Ford Taurus and C-Max, as well as Chevy Impala, Sonic and Volt could be axed soon.

Last week we heard Ford could quilt selling its Fiesta subcompact in the United States due to declining sales, and now a new report adds another models from the automaker that might be cancelled in the country. According to The Detroit News, citing “three sources familiar with the company and supplier planning,” the large sedan Taurus and the C-Max van could be the next to follow. The publication once more fueled the rumors about Fiesta’s demise in America.

New 2018 Ford Fiesta
2017 Ford C-Max Hybrid
2015 Ford Taurus

Meanwhile, General Motors is also considering some revisions of its lineup, as Reuters reports at least six models could be axed - the Buick LaCrosse, full-size Chevrolet Impala, Chevrolet Sonic, Chevrolet Volt plug-in hybrid, and the large Cadillac XTS and CT6. The publication claims the vehicles are under consideration to be cut after 2020. Chevy could replace the Volt with an SUV, if recent information is correct.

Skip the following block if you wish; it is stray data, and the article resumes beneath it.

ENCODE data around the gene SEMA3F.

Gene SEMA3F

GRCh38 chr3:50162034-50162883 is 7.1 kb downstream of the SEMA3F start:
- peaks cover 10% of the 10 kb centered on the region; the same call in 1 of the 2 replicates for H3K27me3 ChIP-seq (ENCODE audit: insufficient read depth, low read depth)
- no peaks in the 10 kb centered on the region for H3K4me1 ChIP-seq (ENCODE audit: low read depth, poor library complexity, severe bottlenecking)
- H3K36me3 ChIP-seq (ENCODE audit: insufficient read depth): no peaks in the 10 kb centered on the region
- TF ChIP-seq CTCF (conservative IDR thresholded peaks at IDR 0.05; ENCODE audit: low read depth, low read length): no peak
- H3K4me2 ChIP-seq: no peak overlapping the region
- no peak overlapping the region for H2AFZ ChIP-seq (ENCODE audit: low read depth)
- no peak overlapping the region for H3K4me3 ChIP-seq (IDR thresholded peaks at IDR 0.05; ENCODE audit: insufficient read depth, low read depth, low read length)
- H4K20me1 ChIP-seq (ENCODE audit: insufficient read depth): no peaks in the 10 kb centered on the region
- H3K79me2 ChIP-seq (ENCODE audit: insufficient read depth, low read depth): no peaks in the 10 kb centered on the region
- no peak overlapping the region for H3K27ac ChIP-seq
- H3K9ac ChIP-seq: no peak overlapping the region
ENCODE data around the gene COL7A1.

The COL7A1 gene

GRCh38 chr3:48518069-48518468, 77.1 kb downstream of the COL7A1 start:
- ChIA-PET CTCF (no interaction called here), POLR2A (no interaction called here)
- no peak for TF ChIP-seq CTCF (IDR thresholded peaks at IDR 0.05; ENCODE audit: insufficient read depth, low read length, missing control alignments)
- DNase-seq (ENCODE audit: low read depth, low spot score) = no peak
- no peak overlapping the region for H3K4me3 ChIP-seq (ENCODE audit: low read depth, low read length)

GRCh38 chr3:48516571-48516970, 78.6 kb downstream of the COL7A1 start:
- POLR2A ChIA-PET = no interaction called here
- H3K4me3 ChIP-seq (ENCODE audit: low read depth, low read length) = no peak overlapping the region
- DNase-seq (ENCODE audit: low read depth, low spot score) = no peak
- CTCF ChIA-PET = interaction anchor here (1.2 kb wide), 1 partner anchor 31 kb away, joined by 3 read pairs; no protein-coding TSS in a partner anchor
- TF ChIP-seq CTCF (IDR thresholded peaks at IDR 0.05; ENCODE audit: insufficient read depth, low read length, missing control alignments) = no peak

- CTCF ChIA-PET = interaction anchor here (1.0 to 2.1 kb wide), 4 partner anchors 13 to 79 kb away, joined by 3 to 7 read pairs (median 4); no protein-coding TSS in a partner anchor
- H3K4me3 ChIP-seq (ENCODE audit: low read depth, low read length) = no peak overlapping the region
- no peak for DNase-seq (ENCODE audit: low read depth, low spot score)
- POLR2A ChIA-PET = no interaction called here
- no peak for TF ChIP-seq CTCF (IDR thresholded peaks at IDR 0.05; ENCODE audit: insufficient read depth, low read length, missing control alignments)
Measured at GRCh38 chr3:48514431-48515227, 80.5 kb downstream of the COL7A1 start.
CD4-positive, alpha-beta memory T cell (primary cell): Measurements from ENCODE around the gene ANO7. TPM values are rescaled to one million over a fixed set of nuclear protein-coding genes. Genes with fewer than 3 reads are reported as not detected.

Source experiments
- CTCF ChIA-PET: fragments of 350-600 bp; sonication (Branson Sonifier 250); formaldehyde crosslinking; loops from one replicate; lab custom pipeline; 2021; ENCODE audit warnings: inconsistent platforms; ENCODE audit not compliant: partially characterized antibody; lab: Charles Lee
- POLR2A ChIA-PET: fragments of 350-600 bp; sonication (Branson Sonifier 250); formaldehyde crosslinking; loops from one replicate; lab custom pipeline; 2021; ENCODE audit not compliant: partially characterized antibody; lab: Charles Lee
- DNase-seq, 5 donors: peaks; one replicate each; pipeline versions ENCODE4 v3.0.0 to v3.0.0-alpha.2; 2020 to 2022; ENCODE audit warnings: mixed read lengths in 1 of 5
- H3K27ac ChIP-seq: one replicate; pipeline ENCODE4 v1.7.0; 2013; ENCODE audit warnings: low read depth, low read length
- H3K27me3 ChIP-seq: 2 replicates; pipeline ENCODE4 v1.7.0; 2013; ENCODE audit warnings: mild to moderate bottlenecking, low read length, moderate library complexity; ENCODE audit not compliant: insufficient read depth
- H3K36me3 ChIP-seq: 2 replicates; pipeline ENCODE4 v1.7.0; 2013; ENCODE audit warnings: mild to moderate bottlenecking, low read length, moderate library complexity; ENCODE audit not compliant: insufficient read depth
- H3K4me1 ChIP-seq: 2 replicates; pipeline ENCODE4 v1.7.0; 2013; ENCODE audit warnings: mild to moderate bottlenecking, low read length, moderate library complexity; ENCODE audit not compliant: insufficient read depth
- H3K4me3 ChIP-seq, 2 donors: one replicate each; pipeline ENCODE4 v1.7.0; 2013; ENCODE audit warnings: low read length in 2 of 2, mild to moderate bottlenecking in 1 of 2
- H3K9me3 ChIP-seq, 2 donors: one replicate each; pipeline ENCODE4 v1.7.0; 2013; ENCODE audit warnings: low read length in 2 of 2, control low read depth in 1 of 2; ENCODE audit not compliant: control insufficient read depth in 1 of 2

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“The passenger car business is extremely difficult because it has been declining for several years and we are seeing competitors resort to strategies that we think are unsustainable,” Jim Cain, a spokesman for General Motors said. Ford declined to comment on the reports.

Stephanie Brinley, senior analyst of the Americas at IHS Markit, believes, while failing to meet sales expectations, sedans are not going anywhere soon as they are still an important part of the market.

Chevrolet Sonic Z-Spec lineup for SEMA 25.10.2011
2018 Cadillac XTS

“I think given the difficulty we’ve seen in sedan sales, taking a look at a full product plan makes all the sense in the world. I don’t think sedans are going to go away entirely, but there definitely seems to be some space to pare some away from the market as a whole.”

In general, The Detroit News comments, Ford and GM will most likely cease production of some non-core or niche products to make room for more SUVs and crossovers, as that’s what the market needs.

Source: The Detroit News and Reuters

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